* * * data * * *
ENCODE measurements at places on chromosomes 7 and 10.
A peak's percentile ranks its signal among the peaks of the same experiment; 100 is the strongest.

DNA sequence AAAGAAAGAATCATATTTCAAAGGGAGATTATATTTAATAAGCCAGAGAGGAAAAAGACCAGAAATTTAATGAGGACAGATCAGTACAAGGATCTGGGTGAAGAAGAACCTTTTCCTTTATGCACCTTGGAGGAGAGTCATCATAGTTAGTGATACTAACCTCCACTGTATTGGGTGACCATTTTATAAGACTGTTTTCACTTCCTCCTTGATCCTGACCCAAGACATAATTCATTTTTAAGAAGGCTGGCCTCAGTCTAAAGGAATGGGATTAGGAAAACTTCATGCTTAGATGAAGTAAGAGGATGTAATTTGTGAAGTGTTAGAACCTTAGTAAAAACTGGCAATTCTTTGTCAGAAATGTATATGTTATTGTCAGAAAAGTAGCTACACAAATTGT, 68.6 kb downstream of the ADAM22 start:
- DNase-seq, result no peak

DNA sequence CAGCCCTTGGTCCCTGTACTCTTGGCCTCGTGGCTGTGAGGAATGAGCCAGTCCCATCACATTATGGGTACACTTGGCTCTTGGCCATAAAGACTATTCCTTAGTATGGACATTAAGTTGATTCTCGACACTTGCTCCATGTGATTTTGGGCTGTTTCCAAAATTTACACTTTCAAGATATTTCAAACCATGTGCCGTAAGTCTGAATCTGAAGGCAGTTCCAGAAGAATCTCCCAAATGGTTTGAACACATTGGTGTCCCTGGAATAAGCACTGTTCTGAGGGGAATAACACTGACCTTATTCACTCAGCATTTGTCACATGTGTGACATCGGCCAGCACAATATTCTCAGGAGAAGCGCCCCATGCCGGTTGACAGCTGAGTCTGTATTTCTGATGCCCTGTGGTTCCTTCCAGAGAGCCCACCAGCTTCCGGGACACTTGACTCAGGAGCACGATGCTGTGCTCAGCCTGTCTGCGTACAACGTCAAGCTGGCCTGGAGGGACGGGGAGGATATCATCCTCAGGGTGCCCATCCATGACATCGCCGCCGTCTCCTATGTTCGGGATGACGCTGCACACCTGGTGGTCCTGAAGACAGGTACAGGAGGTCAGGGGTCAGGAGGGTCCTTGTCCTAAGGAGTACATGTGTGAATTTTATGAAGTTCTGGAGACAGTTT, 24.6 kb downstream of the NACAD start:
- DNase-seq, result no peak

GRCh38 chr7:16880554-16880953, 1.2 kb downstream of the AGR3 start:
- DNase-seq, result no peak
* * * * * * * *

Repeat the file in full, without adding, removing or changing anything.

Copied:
ENCODE measurements at places on chromosomes 7 and 10.
A peak's percentile ranks its signal among the peaks of the same experiment; 100 is the strongest.

DNA sequence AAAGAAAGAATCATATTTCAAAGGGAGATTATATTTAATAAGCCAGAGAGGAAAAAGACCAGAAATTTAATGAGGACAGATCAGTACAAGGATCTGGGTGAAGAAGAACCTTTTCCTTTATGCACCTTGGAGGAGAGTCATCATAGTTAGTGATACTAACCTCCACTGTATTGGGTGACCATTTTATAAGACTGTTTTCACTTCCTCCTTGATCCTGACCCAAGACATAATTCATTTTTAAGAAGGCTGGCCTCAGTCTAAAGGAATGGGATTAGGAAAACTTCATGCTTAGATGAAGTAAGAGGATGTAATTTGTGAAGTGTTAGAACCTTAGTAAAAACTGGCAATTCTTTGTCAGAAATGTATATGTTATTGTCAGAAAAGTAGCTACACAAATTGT, 68.6 kb downstream of the ADAM22 start:
- DNase-seq, result no peak

DNA sequence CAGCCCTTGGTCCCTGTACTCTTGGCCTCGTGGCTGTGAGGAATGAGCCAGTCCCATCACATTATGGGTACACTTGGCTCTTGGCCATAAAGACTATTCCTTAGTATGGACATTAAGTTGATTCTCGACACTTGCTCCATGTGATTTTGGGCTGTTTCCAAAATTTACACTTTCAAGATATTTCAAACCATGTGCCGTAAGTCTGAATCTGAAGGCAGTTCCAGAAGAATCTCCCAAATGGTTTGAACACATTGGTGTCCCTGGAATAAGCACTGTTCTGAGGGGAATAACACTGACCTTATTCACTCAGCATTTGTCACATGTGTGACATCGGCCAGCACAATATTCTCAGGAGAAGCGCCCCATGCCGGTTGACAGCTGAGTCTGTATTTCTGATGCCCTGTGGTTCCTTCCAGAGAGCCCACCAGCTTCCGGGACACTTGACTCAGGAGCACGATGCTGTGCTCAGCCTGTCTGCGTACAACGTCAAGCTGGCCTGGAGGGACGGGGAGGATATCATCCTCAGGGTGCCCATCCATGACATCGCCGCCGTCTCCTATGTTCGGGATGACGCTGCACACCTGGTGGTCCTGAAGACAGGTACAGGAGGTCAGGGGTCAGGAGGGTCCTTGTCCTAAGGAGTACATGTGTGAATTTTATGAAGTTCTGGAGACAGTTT, 24.6 kb downstream of the NACAD start:
- DNase-seq, result no peak

GRCh38 chr7:16880554-16880953, 1.2 kb downstream of the AGR3 start:
- DNase-seq, result no peak